*[Disclaimer: I received this book of Coryn Bailer-Jones for a review in the International Statistical Review and intend to submit a revised version of this post as my review. As usual, book reviews on the ‘Og are reflecting my own definitely personal and highly subjective views on the topic!]*

**I**t is always a bit of a challenge to review introductory textbooks as, on the one hand, they are rarely written at the level and with the focus one would personally choose to write them. And, on the other hand, it is all too easy to find issues with the material presented and the way it is presented… So be warned and proceed cautiously! In the current case, Practical Bayesian Inference tries to embrace too much, methinks, by starting from basic probability notions (that should not be unknown to physical scientists, I believe, and which would avoid introducing a flat measure as a uniform distribution over the real line!, p.20). All the way to running MCMC for parameter estimation, to compare models by Bayesian evidence, and to cover non-parametric regression and bootstrap resampling. For instance, priors only make their apparition on page 71. With a puzzling choice of an improper prior (?) leading to an improper posterior (??), which is certainly not the smoothest entry on the topic. “*Improper posteriors are a bad thing*“, indeed! And using truncation to turn them into proper distributions is not a clear improvement as the truncation point will significantly impact the inference. Discussing about the choice of priors from the beginning has some appeal, but it may also create confusion in the novice reader (although one never knows!). Even asking about “*what is a good prior?*” (p.73) is not necessarily the best (and my recommended) approach to a proper understanding of the Bayesian paradigm. And arguing about the unicity of the prior (p.119) clashes with my own view of the prior being primarily a reference measure rather than an ideal summary of the available information. (The book argues at some point that there is no fixed model parameter, another and connected source of disagreement.) There is a section on assigning priors (p.113), but it only covers the case of a possibly biased coin without much realism. A feature common to many Bayesian textbooks though. To return to the issue of improper priors (and posteriors), the book includes several warnings about the danger of hitting an undefined posterior (still called a distribution), without providing real guidance on checking for its definition. (A tough question, to be sure.)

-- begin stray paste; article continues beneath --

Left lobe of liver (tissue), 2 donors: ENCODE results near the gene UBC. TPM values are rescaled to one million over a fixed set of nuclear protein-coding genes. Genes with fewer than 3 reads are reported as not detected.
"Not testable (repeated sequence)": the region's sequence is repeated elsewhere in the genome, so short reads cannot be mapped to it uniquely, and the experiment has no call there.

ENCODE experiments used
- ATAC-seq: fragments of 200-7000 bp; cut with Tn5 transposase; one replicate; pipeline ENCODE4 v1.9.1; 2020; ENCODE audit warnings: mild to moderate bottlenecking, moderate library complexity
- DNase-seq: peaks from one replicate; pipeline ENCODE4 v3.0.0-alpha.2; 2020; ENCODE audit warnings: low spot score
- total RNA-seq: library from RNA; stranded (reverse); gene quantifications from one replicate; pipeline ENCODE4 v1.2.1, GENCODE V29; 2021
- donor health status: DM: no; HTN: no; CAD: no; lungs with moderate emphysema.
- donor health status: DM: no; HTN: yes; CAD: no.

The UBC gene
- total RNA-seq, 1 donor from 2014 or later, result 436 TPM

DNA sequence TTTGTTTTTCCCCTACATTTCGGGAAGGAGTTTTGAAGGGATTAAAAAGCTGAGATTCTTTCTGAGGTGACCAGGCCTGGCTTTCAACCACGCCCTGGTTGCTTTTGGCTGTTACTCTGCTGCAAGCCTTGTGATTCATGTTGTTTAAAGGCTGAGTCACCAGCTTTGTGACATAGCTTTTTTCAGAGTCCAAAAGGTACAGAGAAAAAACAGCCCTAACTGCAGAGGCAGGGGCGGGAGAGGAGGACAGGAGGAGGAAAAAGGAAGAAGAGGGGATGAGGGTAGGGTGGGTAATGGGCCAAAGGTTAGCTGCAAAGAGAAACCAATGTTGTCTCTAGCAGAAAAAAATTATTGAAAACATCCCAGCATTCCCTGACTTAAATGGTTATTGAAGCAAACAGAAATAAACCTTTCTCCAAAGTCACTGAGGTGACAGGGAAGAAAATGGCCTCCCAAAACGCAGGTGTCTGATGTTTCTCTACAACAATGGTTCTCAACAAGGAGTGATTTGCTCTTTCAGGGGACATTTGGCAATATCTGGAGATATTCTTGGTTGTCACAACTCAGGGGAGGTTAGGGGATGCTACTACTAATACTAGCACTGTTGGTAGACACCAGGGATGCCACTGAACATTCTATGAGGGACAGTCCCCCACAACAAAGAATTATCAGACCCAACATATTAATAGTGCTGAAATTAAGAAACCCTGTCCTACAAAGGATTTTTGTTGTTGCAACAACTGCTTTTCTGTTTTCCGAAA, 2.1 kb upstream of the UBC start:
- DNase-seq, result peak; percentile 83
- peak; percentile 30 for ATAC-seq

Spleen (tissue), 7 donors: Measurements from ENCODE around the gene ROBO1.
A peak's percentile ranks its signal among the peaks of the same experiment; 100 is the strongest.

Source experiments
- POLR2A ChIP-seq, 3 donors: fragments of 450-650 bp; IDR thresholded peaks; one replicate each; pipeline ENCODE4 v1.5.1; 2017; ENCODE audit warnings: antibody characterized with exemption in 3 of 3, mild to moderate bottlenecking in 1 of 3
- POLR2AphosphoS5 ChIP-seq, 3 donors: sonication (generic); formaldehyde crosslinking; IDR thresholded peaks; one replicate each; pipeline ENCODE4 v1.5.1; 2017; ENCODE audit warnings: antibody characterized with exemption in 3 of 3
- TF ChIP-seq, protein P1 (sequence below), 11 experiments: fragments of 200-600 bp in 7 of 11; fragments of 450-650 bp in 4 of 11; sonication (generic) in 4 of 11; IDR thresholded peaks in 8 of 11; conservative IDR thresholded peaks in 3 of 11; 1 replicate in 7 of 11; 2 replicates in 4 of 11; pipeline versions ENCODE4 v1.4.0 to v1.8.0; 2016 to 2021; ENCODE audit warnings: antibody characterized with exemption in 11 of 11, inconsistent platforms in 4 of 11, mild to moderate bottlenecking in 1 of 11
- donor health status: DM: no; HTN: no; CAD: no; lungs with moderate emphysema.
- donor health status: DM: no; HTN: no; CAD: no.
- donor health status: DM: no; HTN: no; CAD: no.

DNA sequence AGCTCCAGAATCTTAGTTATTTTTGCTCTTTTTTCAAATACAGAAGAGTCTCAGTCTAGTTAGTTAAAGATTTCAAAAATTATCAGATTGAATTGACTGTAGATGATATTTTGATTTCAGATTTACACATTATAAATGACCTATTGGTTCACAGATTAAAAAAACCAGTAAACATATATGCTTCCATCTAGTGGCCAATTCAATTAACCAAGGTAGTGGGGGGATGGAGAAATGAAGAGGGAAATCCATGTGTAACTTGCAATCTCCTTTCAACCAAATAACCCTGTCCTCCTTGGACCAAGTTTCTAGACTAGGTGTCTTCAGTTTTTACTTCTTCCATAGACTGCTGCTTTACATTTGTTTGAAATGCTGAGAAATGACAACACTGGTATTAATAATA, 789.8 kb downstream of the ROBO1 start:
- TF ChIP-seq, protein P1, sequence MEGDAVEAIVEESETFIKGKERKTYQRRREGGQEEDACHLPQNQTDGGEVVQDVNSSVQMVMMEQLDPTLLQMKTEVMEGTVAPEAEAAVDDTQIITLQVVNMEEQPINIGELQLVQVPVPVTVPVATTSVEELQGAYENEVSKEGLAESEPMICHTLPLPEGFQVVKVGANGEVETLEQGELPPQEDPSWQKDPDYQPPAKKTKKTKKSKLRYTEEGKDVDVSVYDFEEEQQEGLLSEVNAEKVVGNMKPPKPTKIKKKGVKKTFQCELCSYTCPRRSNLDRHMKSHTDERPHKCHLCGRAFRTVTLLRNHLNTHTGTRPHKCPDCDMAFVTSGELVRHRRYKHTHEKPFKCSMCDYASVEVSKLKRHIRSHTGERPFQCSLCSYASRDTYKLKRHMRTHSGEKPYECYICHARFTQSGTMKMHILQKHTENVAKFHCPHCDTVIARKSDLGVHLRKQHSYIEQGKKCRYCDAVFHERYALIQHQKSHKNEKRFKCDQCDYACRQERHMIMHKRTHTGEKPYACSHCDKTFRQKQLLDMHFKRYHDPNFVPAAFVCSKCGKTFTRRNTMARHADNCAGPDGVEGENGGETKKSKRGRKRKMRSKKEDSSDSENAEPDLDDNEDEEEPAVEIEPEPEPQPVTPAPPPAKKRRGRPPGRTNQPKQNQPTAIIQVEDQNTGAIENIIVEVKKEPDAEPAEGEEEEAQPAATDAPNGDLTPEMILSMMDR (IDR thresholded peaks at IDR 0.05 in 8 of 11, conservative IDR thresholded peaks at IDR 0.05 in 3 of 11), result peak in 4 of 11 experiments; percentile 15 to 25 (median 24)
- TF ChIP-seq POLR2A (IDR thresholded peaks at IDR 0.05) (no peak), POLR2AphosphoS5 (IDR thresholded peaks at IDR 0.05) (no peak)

“One big drawback of the Metropolis algorithm is that it uses a fixed step size, the magnitude of which can hardly be determined in advance…”(p.165)

When introducing computational techniques, quadratic (or Laplace) approximation of the likelihood is mingled with kernel estimators, which does not seem appropriate. Proposing to check convergence and calibrate MCMC via ACF graphs is helpful in low dimensions, but not in larger dimensions. And while warning about the dangers of forgetting the Jacobians in the Metropolis-Hastings acceptance probability when using a transform like η=ln θ is well-taken, the loose handling of changes of variables may be more confusing than helpful (p.167). Discussing and providing *two* R codes for the (standard) Metropolis algorithm may prove too much. Or not. But using a four page R code for fitting a simple linear regression with a flat prior (pp.182-186) may definitely put the reader off! Even though I deem the example a proper experiment in setting a Metropolis algorithm and appreciate the detailed description around the R code itself. (I just take exception at the paragraph on running the code with two or even one observation, as the fact that “*the Bayesian solution always exists*” (p.188) [under a proper prior] is not necessarily convincing…)

“In the real world we cannot falsify a hypothesis or model any more than we “truthify” it (…) All we can do is ask which of the available models explains the data best.” (p.224)

In a similar format, the discussion on testing of hypotheses starts with a lengthy presentation of classical tests and p-values, the chapter ending up with a list of issues. Most of them reasonable in my own referential. I also concur with the conclusive remarks quoted above that what matters is a comparison of (all relatively false) models. What I less agree [as predictable from earlier posts and papers] with is the (standard) notion that comparing two models with a Bayes factor follows from the no information (in order to avoid the heavily loaded non-informative) prior weights of ½ and ½. Or similarly that the evidence is uniquely calibrated. Or, again, using a truncated improper prior under one of the assumptions (with the ghost of the Jeffreys-Lindley paradox lurking nearby…). While the Savage-Dickey approximation is mentioned, the first numerical resolution of the approximation to the Bayes factor is via simulations from the priors. Which may be very poor in the situation of vague and uninformative priors. And then the deadly harmonic mean makes an entry (p.242), along with nested sampling… There is also a list of issues about Bayesian model comparison, including (strong) dependence on the prior, dependence on irrelevant alternatives, lack of goodness of fit tests, computational costs, including calls to possibly intractable likelihood function, ABC being then mentioned as a solution (which it is not, mostly).